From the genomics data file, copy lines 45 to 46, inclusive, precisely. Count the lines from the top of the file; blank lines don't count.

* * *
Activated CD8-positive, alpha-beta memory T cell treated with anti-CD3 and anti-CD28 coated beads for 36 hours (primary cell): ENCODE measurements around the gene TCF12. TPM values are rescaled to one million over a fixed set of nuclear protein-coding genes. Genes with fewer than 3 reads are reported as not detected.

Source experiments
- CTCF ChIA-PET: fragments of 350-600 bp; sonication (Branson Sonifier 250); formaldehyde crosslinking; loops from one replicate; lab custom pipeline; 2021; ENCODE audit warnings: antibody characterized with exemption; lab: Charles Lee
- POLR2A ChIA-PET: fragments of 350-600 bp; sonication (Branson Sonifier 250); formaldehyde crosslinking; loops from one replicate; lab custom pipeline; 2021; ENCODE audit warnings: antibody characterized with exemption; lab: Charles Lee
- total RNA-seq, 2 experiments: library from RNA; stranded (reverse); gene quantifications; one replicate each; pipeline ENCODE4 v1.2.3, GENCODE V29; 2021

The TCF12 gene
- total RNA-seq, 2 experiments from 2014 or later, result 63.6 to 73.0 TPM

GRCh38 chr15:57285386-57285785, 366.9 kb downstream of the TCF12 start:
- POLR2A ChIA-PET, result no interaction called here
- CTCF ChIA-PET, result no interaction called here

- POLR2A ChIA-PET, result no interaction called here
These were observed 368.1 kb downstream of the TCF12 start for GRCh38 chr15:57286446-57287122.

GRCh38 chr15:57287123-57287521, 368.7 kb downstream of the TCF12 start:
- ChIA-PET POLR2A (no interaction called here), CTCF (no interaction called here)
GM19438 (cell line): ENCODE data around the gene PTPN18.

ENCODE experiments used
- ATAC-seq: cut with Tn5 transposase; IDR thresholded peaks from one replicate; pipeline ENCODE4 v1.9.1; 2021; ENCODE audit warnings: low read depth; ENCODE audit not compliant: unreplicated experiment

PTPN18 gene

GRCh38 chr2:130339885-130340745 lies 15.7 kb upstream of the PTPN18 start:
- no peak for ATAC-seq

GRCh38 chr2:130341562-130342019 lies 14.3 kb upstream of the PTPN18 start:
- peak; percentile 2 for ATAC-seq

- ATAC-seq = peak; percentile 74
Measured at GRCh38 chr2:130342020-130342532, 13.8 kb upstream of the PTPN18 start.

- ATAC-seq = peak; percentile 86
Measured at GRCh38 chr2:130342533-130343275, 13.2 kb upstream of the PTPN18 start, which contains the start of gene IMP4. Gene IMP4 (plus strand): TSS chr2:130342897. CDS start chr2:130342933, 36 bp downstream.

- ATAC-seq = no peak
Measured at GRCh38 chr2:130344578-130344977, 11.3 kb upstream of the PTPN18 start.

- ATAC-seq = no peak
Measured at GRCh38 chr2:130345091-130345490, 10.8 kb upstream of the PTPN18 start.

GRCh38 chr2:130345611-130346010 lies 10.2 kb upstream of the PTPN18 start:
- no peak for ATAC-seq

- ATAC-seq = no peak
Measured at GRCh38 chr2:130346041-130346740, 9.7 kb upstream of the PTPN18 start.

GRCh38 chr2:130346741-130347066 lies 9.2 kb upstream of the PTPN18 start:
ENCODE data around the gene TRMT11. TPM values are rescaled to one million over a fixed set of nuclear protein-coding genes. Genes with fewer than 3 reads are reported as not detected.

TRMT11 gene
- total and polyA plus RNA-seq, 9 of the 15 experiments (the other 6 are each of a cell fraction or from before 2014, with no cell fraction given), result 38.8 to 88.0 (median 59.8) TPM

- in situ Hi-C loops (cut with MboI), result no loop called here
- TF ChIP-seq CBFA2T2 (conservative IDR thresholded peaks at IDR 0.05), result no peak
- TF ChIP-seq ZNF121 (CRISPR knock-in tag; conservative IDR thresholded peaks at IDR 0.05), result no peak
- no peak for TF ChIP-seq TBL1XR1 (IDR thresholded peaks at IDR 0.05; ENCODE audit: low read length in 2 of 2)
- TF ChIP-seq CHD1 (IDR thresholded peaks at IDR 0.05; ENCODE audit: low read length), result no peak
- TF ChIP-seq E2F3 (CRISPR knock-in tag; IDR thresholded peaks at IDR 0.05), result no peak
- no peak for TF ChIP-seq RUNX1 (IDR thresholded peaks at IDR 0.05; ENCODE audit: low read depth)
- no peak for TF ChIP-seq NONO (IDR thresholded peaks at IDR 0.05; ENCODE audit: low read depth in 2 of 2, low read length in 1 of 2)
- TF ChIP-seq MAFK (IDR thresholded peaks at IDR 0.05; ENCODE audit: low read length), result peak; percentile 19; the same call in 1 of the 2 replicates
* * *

- no peak for TF ChIP-seq RUNX1 (IDR thresholded peaks at IDR 0.05; ENCODE audit: low read depth)
- no peak for TF ChIP-seq NONO (IDR thresholded peaks at IDR 0.05; ENCODE audit: low read depth in 2 of 2, low read length in 1 of 2)